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October 31, 2013 4:18 AM Does the Tea Party Want to Win Elections?

By Keith Humphreys

Kevin Drum ponders what he calls a “timid” National Review article about the Tea Party by Rich Lowry and Ramesh Ponnuru. Drum agrees with L&P’s diagnosis that the Tea Party needs to appreciate the value of winning national elections if it wants to shape national policy, but raises this challenge:

OK, but how will conservatives win more elections? L&P explicitly disavow the notion of the party turning left, suggesting only that they’re skeptical of “the idea that moving in the opposite direction will in itself pay political dividends.” But if they have no concrete suggestions—either in policy or tone or messaging or something—then this is just mush.

Well, maybe. But there is an alternative explanation. L&P are probably more in touch than is Drum (or me) with the pulse of Tea Party at the moment. L&P may have concluded that the alienation, rage and self-indulgence in that corner of the world are such that persuading Tea Partiers that elections matter is indeed a significant task of its own, much as it was with some leftist factions in the 1960s and 1970s. You can’t tell people how to do something that they don’t want to do in the first place. If you feel that the country is lost, that your values have been rejected and the entire system is corrupt, politics can become simply an outlet for rage. That may be the ledge the Tea Party is on, post-government-shut-down humiliation.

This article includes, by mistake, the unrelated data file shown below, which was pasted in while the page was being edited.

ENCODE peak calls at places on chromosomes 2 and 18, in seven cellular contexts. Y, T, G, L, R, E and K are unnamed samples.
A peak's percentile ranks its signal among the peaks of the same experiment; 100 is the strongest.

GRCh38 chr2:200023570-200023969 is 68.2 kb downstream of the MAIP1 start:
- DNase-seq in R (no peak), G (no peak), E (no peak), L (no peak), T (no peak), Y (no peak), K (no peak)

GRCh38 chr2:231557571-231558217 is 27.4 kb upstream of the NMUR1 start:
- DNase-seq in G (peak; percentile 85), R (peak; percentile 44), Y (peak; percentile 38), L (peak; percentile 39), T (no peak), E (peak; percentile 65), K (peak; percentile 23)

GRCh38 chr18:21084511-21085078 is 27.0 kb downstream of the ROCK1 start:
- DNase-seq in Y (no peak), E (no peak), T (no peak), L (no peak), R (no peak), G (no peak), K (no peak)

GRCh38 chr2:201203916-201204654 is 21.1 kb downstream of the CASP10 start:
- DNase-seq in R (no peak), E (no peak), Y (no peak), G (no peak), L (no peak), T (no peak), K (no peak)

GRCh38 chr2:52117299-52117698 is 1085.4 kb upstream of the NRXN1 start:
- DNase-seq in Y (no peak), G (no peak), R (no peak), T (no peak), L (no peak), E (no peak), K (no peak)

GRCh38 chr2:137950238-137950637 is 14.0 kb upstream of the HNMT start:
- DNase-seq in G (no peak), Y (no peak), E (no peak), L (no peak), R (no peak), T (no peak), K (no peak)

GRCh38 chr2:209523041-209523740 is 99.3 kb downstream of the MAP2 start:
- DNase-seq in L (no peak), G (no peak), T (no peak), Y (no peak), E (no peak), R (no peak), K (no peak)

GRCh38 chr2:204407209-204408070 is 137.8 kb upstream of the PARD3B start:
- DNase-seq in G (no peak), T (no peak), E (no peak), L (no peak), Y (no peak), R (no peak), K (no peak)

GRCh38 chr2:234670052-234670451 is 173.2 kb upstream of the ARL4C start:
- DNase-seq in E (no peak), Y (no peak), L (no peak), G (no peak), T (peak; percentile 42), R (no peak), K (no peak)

This same observation is germane to Andrew Sullivan’s otherwise compelling analysis of Chris Christie’s electability. It assumes that the Tea Party cares about winning elections, and therefore will embrace the big guy from Jersey. It used to be that the rightmost wing of the Republican Party always lined up for the establishment choice in the end, but maybe this time around they will simply be in the mood to express their fury via a Quixotic Cruzade for one of their own.

[Cross-posted at The Reality-Based Community]

Keith Humphreys is a professor of psychiatry and behavioral medicine at the Stanford University School of Medicine.

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